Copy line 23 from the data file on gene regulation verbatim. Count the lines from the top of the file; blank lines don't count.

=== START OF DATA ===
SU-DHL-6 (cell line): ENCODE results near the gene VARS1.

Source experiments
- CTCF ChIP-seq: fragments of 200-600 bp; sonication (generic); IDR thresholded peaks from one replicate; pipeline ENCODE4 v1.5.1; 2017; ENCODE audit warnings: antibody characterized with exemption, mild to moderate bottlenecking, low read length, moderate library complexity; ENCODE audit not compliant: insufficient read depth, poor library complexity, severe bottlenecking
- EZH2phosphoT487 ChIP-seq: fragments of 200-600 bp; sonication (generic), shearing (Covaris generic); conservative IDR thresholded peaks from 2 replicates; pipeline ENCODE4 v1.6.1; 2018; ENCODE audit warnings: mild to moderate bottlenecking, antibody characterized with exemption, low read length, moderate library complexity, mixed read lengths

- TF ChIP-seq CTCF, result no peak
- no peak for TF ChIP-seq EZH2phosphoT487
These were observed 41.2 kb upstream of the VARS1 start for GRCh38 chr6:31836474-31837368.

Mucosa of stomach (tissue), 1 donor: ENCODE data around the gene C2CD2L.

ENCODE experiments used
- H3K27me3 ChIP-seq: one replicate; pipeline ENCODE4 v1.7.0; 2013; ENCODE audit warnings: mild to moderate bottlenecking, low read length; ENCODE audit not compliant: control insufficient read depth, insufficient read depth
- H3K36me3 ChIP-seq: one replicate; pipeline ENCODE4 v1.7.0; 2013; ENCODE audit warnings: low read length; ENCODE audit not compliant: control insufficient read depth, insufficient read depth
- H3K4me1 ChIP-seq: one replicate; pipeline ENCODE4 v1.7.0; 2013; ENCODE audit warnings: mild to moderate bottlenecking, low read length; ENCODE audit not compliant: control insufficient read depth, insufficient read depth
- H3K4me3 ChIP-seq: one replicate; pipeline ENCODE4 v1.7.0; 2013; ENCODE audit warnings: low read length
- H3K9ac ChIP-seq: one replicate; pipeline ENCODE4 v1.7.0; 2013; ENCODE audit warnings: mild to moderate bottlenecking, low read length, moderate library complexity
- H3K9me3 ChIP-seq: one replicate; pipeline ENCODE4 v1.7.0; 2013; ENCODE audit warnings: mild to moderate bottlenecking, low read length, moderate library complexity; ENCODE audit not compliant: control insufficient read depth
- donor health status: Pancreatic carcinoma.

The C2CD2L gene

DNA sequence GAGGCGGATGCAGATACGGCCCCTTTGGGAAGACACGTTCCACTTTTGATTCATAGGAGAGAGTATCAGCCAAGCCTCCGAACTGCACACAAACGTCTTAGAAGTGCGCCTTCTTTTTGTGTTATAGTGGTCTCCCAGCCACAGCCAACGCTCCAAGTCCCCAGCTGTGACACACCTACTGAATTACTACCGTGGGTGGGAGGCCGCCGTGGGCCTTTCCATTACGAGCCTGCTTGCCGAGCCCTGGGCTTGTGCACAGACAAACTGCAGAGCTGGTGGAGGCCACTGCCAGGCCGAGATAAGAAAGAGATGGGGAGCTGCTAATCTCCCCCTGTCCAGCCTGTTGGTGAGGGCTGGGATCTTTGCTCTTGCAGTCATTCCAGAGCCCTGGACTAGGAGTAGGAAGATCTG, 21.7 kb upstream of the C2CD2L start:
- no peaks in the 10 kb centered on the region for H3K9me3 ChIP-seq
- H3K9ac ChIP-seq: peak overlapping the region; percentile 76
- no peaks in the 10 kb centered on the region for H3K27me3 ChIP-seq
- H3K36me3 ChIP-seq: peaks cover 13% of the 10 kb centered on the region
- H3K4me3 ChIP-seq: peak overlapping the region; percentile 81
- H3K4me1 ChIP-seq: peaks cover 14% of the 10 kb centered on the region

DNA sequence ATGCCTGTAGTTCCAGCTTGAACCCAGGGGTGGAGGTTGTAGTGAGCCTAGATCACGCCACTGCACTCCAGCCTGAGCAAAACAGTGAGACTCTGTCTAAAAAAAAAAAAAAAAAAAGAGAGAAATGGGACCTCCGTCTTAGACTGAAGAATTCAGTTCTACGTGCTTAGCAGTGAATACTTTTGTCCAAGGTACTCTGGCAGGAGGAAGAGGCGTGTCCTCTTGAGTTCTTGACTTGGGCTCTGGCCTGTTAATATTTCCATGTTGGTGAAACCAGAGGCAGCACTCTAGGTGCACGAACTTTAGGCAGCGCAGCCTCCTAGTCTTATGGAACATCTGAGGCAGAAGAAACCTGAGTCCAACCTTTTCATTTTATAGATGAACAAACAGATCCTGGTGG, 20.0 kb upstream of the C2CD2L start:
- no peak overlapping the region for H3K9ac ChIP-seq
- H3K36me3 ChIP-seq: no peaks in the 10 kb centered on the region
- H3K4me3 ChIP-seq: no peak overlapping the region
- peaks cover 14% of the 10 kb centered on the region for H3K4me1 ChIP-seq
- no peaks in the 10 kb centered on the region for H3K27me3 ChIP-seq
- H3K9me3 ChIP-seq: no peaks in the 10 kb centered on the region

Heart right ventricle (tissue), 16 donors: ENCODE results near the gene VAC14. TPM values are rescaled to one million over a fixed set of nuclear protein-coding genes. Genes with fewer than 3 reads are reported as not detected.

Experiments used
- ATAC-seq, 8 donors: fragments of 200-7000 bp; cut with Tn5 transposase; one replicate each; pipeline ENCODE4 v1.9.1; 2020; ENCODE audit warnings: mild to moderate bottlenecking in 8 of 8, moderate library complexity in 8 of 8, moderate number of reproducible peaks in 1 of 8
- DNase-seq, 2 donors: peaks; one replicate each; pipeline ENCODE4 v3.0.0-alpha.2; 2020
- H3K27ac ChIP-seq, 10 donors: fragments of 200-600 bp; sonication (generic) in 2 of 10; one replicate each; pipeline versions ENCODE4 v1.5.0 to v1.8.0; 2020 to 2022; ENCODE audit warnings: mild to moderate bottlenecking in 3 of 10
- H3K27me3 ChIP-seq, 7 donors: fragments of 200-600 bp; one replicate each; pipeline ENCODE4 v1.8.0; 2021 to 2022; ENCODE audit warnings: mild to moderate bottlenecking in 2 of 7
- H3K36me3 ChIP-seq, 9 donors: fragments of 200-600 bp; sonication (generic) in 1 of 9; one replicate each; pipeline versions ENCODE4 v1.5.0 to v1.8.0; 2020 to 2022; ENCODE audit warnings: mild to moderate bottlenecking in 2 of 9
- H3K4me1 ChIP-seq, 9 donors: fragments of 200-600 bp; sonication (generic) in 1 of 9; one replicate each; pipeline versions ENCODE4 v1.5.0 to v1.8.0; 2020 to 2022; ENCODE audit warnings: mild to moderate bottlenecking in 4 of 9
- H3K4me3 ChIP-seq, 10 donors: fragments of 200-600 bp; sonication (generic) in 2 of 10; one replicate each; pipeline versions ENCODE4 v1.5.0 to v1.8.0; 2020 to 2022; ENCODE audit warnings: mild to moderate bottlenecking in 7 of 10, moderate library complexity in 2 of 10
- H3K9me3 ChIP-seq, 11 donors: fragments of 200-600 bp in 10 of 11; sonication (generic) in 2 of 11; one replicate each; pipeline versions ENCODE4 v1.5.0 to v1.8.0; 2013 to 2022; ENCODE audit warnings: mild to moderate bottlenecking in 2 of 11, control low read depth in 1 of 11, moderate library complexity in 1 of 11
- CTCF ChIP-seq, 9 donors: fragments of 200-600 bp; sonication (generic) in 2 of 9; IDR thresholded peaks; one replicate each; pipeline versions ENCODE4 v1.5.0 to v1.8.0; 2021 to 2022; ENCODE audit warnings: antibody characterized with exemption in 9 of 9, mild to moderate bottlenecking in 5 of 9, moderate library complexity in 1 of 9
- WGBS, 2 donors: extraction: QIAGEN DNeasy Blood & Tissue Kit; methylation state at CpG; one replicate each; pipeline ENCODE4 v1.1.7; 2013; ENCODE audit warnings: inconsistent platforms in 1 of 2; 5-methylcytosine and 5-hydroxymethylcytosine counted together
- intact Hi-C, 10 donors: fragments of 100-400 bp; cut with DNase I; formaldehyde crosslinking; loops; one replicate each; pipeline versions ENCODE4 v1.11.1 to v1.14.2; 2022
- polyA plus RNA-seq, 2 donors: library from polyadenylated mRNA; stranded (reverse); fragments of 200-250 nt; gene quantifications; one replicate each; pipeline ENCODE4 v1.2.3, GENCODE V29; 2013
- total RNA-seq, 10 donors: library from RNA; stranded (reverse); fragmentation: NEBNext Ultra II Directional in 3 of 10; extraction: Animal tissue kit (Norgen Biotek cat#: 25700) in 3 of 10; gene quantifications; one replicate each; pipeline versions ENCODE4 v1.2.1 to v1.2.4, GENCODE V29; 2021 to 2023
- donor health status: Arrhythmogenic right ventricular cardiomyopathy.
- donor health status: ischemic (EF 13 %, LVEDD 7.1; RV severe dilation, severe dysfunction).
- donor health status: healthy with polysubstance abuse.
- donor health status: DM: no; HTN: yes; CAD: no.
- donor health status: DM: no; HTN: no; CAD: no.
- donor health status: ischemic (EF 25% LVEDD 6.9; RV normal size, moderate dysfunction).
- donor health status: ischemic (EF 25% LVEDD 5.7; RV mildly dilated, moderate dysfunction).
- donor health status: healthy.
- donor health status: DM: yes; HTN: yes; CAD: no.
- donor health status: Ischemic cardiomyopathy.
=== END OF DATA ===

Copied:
- H3K4me3 ChIP-seq: peak overlapping the region; percentile 81